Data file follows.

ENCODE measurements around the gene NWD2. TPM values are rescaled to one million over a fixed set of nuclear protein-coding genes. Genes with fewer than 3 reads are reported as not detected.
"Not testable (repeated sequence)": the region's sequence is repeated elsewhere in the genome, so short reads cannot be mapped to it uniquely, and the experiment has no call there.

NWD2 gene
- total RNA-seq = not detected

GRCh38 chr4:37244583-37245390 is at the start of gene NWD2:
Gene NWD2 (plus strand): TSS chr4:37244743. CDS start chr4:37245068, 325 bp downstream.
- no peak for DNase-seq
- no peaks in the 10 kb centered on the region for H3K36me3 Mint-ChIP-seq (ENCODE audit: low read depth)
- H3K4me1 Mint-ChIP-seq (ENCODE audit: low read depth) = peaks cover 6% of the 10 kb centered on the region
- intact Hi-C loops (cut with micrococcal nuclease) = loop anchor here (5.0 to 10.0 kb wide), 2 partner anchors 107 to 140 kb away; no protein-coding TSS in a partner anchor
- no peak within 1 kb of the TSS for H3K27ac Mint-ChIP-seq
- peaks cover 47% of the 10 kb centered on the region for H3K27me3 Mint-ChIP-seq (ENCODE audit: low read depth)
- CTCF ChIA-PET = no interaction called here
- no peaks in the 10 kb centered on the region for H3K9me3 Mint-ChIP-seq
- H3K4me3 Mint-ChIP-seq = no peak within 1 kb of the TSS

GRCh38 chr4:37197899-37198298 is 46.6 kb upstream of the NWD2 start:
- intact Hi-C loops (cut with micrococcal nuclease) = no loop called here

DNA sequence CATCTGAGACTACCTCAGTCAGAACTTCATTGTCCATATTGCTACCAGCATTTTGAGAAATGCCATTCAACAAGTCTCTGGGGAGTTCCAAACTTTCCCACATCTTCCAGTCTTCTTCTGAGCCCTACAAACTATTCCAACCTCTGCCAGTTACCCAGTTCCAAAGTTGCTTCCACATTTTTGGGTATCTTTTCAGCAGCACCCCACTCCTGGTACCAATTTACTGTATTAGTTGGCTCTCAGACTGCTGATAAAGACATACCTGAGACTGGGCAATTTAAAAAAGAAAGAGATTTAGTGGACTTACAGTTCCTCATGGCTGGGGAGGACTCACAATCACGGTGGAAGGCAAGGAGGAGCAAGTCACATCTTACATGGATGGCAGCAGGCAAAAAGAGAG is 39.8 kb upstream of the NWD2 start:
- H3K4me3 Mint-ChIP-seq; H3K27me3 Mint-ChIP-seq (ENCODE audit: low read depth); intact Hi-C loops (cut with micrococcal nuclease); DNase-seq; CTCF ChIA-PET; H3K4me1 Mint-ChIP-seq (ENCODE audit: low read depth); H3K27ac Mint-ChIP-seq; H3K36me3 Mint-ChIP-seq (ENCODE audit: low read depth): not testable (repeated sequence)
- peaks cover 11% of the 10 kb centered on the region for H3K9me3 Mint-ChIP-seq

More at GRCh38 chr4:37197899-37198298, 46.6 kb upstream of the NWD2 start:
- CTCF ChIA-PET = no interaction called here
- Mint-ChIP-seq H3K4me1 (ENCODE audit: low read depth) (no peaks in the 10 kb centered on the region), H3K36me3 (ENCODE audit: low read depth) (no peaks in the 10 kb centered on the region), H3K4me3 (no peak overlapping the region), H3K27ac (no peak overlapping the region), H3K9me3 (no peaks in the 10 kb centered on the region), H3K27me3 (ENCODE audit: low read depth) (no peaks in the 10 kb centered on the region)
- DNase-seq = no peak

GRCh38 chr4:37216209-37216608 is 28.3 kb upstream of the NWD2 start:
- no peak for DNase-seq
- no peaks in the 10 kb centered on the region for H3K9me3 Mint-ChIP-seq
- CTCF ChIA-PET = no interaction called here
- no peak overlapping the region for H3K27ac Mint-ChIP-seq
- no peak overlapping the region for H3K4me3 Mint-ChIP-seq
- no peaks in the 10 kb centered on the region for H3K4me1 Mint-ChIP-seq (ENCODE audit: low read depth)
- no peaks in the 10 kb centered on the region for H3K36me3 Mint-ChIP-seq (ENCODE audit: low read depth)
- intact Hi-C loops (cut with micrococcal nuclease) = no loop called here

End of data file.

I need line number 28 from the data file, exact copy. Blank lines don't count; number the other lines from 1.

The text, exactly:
- CTCF ChIA-PET = no interaction called here